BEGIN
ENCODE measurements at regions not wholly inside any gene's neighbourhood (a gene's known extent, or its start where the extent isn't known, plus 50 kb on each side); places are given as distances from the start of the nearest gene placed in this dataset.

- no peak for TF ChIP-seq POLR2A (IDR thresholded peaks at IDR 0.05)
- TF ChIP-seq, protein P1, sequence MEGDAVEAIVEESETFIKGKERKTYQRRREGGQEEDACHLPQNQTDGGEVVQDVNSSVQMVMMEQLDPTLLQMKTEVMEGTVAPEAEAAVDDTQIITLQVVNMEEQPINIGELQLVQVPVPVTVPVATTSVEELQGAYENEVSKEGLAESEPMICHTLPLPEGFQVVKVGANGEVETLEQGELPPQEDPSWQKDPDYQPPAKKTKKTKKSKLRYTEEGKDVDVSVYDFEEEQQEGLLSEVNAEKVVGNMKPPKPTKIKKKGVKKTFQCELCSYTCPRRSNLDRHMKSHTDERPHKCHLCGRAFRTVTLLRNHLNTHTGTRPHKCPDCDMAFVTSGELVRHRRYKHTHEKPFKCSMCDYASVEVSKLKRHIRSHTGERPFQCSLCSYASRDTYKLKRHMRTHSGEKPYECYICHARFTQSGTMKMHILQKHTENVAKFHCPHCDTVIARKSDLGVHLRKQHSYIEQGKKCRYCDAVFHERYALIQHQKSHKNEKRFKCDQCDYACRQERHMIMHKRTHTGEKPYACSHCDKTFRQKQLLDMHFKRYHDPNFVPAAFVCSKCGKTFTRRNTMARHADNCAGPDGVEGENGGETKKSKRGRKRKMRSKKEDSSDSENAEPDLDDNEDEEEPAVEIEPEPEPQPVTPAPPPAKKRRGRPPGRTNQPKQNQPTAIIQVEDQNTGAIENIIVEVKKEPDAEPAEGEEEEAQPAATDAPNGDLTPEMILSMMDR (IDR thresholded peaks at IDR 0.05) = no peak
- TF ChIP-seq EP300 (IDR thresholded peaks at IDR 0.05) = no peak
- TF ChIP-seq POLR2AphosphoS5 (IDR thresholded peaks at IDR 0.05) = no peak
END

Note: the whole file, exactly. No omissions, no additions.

ENCODE measurements at regions not wholly inside any gene's neighbourhood (a gene's known extent, or its start where the extent isn't known, plus 50 kb on each side); places are given as distances from the start of the nearest gene placed in this dataset.

- no peak for TF ChIP-seq POLR2A (IDR thresholded peaks at IDR 0.05)
- TF ChIP-seq, protein P1, sequence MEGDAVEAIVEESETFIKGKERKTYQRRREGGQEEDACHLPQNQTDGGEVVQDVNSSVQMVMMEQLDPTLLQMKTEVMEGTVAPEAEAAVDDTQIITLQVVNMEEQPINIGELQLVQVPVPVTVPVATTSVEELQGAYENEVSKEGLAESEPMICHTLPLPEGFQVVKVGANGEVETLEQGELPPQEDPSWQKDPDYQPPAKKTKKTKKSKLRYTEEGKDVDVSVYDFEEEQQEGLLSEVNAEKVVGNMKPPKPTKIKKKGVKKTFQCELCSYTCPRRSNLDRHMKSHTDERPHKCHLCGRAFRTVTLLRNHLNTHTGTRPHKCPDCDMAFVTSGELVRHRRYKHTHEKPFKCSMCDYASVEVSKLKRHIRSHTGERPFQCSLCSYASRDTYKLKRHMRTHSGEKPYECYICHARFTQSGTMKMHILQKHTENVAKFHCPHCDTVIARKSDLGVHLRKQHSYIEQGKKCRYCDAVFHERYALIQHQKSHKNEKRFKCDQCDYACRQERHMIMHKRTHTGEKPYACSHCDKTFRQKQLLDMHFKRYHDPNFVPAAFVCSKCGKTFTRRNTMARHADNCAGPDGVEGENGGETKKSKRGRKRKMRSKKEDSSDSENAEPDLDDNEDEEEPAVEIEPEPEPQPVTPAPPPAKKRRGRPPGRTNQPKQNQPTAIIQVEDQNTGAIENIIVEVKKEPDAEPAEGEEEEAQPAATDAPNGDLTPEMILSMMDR (IDR thresholded peaks at IDR 0.05) = no peak
- TF ChIP-seq EP300 (IDR thresholded peaks at IDR 0.05) = no peak
- TF ChIP-seq POLR2AphosphoS5 (IDR thresholded peaks at IDR 0.05) = no peak